• 138. Prion structure 123Table 5.1. Prion diseases in different animal speciesSpecies Prion disease EtiologySheep and goats Scrapie Infection seen in genetically susceptible sheepCows Bovine spongiform encephalopathy (BSE), Acquired from ingestion of prion protein in infected feed ‘mad cow disease’. First observed in the supplements. Incubation period 3 to 6 years UK in 1972, diagnosed in 1986Mink Transmissible mink encephalopathy (TME) Probably acquired from sheep or cattleDeer and elk Chronic wasting disease (CWD) Origin unknownCats Feline spongiform encephalopathy (FSE) Acquired by ingestion of BSE-contaminated food productsUngulates Exotic ungulate encephalopathy (EUE) Probably same source as seen in cattleRodents, pigs Experimental scrapie or BSE Experimentally induced Can be infected experimentally, but have not been diagnosed with a naturally occurring prion disease, to dateTable 5.2. Human prion diseasesSporadic CJD (‘Classical’ CJD) Caused by a somatic mutation or spontaneous conversion of a normal cellular prion protein (PrPc ) to the pathogenic isoform (PrPsc ).Iatrogenic CJD Linked to receipt of prion contaminated human pituitary-derived hormones, dura mater or transfer of infection via contaminated operating room instrumentation during cranial surgeries.Kuru Human infection linked to cannibalism – particularly brain tissuesFamilial CJD Due to germline mutations in a gene on chromosome 20 producing the abnormal PrPsc proteinFatal familial insomnia (FFI) Germline mutation in PrP geneGerstmann–Str¨ ussler– a Germline mutation in PrP gene Scheinker syndrome (GSS)New variant CJD Human equivalent to ‘mad cow disease’, bovine spongiform encephalopathy (BSE) linked to the consumption of infected high risk bovine derived food productsnormally in the brain, cornea, spinal cord, pituitary transported to the brain via the lymphatic system.gland, neural ganglia, spleen, lymphocytes, lung, and The PrP gene (Prnp) has been cloned, and it is nowmuscle of all animals. Its true function is unknown, clear that PrP is host encoded. The Prnp gene is iden-but it may have a role in copper transport, nerve con- tical to Sinc, a gene that controls scrapie replicationduction, cell signalling, regulation of circadian activ- in mice. Prusiner (1995) identified 15 amino acidsity and antioxidant reactions. Pathogenic prions are at the N-terminal end of the PrP protein, and thisbent, curved, or widened beta-rich oligomers that sequence was used to construct molecular probes toconvert the normal prions by changing their tertiary study the sequences of the normal vs. the mutatedstructure and integrating them into the growing PrPsc form of the gene. A point mutation substitutes theaggregate, where it acquires the properties associ- amino acid proline for leucine, and this mutationated with the abnormal protein. The pathogenic encodes additional copies of an octapeptide repeatprions gain entry to the body through tonsils or towards the 5 end (Krakauer et al., 1998). The normalPeyer’s patches of the small intestine, and they are protein consists mainly of alpha helices with a spiral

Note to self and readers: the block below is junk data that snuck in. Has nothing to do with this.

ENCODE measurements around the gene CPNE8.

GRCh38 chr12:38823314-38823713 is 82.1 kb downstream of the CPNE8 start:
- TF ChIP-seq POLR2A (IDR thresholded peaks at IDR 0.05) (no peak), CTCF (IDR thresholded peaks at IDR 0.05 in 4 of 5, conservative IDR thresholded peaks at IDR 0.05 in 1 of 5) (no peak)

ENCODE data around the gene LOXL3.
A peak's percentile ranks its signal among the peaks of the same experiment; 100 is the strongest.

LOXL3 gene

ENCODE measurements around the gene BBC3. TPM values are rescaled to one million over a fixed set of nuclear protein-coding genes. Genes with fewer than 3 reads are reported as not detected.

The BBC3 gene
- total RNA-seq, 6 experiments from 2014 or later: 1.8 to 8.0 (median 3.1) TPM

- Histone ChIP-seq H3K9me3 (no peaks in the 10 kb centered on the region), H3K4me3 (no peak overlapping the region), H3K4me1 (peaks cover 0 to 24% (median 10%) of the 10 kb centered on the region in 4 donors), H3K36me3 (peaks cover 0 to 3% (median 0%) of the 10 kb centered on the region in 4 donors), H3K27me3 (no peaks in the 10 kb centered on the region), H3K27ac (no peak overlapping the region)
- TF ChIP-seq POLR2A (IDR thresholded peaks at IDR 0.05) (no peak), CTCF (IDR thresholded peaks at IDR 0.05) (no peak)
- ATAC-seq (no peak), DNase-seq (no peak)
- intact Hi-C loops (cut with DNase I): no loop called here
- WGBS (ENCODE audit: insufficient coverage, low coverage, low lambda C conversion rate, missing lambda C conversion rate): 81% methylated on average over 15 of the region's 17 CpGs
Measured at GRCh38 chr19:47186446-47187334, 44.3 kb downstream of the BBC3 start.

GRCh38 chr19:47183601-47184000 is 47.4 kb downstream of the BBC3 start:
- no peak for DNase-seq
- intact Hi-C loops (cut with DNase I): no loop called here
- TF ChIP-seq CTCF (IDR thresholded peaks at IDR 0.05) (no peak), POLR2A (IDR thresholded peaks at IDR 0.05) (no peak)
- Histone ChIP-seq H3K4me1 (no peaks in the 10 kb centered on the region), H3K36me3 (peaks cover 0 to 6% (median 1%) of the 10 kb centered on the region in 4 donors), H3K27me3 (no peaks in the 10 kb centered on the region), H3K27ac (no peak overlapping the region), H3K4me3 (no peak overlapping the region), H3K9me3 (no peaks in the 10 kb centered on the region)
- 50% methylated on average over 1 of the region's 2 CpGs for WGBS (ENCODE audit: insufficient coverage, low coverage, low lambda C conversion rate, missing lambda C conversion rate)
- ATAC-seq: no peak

• 139. 124 Prions backbone, and the new mutated prion protein is pre- the protease-resistant protein in the sample corre- dominantly beta sheets with a fully extended back- sponded to newly converted protein. The investiga- bone. This suggests that the protein undergoes post- tors describe this procedure as protein-misfolding translational modification. It has a molecular weight cyclic amplification (PMCA), conceptually analo- of 27–30 kD, and may aggregate into ‘prion rods’, or gous to the PCR procedure for nucleic acid ampli- fibrils. Deposition of these fibrils in neuronal tissues fication, and propose that it may used as an aid in provided early evidence that the diseases were due possible TSE diagnosis to detect low quantities of the to prion proteins. abnormal protein before symptoms are apparent. The normal protein; PrPc is protease sensitive, and dissolves in non-denaturing detergents. Pathogenic PrPsc has quite different properties. Transmission (i) It is relatively protease K-resistant – infectivity is not blocked by treating infective materials with Transmission of a TSE was first discovered in humans proteases. with the identification of an elusive and bizarre dis- (ii) It does not dissolve. ease that appeared in New Guinea in the early 1900s. (iii) It is resistant to acid and alkali treatment In 1957, Gadjusek and Zigas discovered an epidemic between pH 2 and 10. form of the disease in a New Guinea tribe, and this (iv) It has survived two-year immersions in formol disease, termed ‘Kuru’, was reported as endemic saline (Mims & White, 1984). in a particular district consisting of approximately 8000 individuals, the South Fore. The majority of affected individuals were women and children. Epi- Replication demiological studies of the tribes indicated that this tribal group practised ritual mortuary cannibalism The replication of the abnormal prion protein in which the women and children consumed the involves recruiting normal PrPc proteins, and ‘flip- brain of diseased males as a sign of respect, and as ping’ them into a rogue prion-like shape that can a way to acquire some of the diseased tribal mem- infect other cells and animals (Mestel, 1996), in the ber’s exceptional qualities. This ingestion of infected absence of a nucleic acid template. The resulting neural tissues was later identified as responsible for PrPsc is a four-helix bundle protein, with four regions transmitting the fatal Kuru epidemic. The disease vir- of secondary structure (H1–H4). This change starts tually disappeared in New Guinea when cannibalism a chain reaction, and newly converted prions con- was terminated, but its study laid the foundation for vert other proteins on contact, on the interior of the understanding the pathology and the nature of prion cell membrane. In cell culture experiments, the con- disease. version occurred inside neuronal cells. PrPsc accu- BSE, the bovine prion, is transmitted via con- mulated in lysosomes, eventually filling them until taminated foodstuffs. Shortly after BSE was recog- they lysed and released prions to attack other cells nized, epidemiological studies suggested that the (Prusiner, 1995). source of infection was meat and bone meal (MBM) Saborio et al. (2001) reproduced prion replica- supplements fed to the cows as dietary protein tion in vitro: PrPsc aggregates from a scrapie brain supplements. It was originally thought that scrapie homogenate were disrupted by sonication, and brain was introduced into the MBM supplements when homogenates from healthy hamsters were used as a changes in the rendering processes were made less source of PrPc . In the presence of a minute amount of stringent, permitting infective prion survival into the disrupted PrPsc aggregate as template, a large excess final extracted product. Scrapie had not naturally of PrPc was rapidly converted into protease-resistant crossed the species barrier into cows prior to this PrPsc . Using cycles of incubation-sonication, 97% of change in practice, perhaps because large amounts